We downloaded, constructed or recreated several data sets, as described in Table 3.

Table 3. Datasets used in Bayesian phylogenetic analysis.

Sequence alignments were performed in MEGA using the codon alignment option, where appropriate, of ClustalW and checked by eye for correct frame. Alignments were trimmed according to the boundaries given in each paper where results are being reproduced. Larger sequence sets were first aligned in MAFFT, before re-examination in MEGA. BEAST 1.10.4 [25] was used for Bayesian estimation of the MRCA of OC43 and BCoV. Where possible, we attempted to run the datasets under the same models as given in the original papers and also to vary the models, guided by the philosophy expressed in Drummond and Bouckaert [26, p.145] that “it is more important to identify which aspects of the modelling have an impact on the answer you care about than to find the right model” (italics in original).

For dataset F-2022-O, we deduce from Forni et al. [20—Figure 1 of their paper], that the non-recombinant region they identify comprises ORF1a starting at a position about 14% along the gene’s length and ending at 70% along the gene’s length. Since ORF1ab covers positions 210 to 21493 of the reference genome, based on this estimate we construct an alignment of positions corresponding to 2833 to 15524 on the reference genome.


Datasets with predominantly HCoV-OC43 and BCoV sequence content

Datasets rejected on basis of outgroup problem.

We begin by setting aside two datasets, V-2005-S and F-2022-O, although our reconstructed versions of these are provided in our supplementary data for those who wish to explore them further. Our rationale for neglecting these is that they have single BCoV or HCoV-OC43 taxa as outgroups. In V-2005-S all but one of the 16 sequences used are from BCoV. Conversely, F-2022-O has only one BCoV sequence out of 168. Use of sequence sets with such outgroups (whether introduced deliberately, or inadvertently as a result of uneven sequence sampling) are discouraged for Bayesian analysis because sampling of priors is then uneven across the tree [26, p.98].

Datasets rejected on the basis of too much branch rate heterogeneity.

Having rejected V-2005-S and F-2022-O, we commence analysis of the remaining datasets with application of a relaxed lognormal clock model to each, using, where appropriate, the other model parameters in the original paper from which the dataset is devised. Table 4 summarises these preliminary runs.

Table 4. Preliminary Bayesian analysis using a relaxed lognormal clock with the coefficientOfVariation and its upper and lower 95% HPD bounds given.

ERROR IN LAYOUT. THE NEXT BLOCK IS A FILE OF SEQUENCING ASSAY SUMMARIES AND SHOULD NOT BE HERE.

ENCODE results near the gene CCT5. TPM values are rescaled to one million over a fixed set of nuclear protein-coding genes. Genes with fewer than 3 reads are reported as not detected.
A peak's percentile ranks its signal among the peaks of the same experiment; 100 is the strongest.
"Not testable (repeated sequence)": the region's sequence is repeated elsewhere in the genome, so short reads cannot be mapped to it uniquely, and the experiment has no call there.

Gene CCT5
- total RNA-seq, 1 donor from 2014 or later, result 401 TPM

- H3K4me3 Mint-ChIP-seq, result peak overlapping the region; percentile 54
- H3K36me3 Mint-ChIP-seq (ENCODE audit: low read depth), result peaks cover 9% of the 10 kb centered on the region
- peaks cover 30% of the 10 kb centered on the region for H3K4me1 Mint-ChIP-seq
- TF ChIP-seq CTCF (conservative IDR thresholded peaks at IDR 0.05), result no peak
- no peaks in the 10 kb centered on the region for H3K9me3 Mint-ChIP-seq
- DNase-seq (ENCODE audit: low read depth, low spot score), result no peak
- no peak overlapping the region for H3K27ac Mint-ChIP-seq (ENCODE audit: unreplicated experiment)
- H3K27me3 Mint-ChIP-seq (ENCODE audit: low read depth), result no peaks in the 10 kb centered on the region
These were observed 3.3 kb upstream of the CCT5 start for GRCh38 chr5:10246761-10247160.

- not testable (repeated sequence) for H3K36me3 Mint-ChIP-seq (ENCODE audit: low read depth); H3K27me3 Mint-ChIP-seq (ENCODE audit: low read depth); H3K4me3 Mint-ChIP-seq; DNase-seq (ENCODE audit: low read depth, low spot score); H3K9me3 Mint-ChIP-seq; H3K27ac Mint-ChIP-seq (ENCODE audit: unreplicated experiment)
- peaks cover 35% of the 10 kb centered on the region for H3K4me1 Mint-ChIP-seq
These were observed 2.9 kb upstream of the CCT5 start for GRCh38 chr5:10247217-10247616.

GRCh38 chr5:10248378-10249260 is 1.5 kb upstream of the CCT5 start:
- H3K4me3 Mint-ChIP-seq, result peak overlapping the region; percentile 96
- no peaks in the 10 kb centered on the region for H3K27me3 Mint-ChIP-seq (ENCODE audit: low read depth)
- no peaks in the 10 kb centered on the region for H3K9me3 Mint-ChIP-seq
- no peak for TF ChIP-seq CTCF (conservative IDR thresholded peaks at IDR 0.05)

After this preliminary analysis, we also made the decision to set aside dataset V-2006-N, since the posterior values of the coefficientOfVariation parameter (mean 1.19, 95% HPD 0.211–2.47) suggest that V-2006-N has too much branch rate heterogeneity (mean >1) to be considered reliable [26, p.151]. For S&W-2022-W, the effect is borderline, with mean coefficientOfVariation dipping below 1 when the Bayesian skyline model is used. S&W-2022-W is therefore retained, but only run under a Bayesian skyline model.

MRCAs for accepted datasets.

Table 5 shows the MRCA dates obtained for those datasets with a mean coefficientOfVariation parameter less than 1, thus indicating an acceptable level of branch rate heterogeneity for application of a relaxed molecular clock. For S&G-2022-W, the mean coefficientOfVariation could be kept below 1, when a Bayesian skyline tree model was employed, but not a coalescent constant size. For all datasets and all runs, the period 1880–1889 –the decade prior to the Russian influenza—lies within the 95% HPD boundaries of the MRCA. However, mean values for MRCAs are all later than 1896, with the exception of V-2006-S. This dataset was run under a strict model as its coefficientOfVariation 95% HPD overlapped zero. As well as this single run under a strict clock giving an earlier MRCA, it is noticeable from Table 5 that, for those datasets analysed using two variants of the relaxed clock model—S&G-2022-W and B-2013-S(71)–the relaxed exponential clock model widens the 95% HPD and brings the mean MRCA forward in time by 6 to 9 years. For the dataset analysed using three different substitution models–S&G-2022-O–the choice of substitution model makes little difference.

Table 5. Bayesian phylogenetic analysis of datasets passing coefficientOfVariation parameter test shown in Table 4.

Table 5 also shows that the mean MRCA for OC43-HCoV and BCoV moves back in time from 1909 to 1896 when the four porcine coronavirus (PHEV) and equine coronavirus (ECoV) sequences are removed, i.e. B-2013-S(75) versus B-2013-S(71). However, this difference is reduced when a relaxed exponential model is applied. Also the use of the non-recombinant region of the genome versus the entire genome–S&G-2022-O versus S&G-2022-W–also draws the mean MRCA value back in time from 1913 to 1898. However, these two runs are not so directly comparable, as the failure of the coefficientOfVariation parameter test (Table 4) for S&G-2022-W under the coalescent constant size model means that the Bayesian skyline is used instead.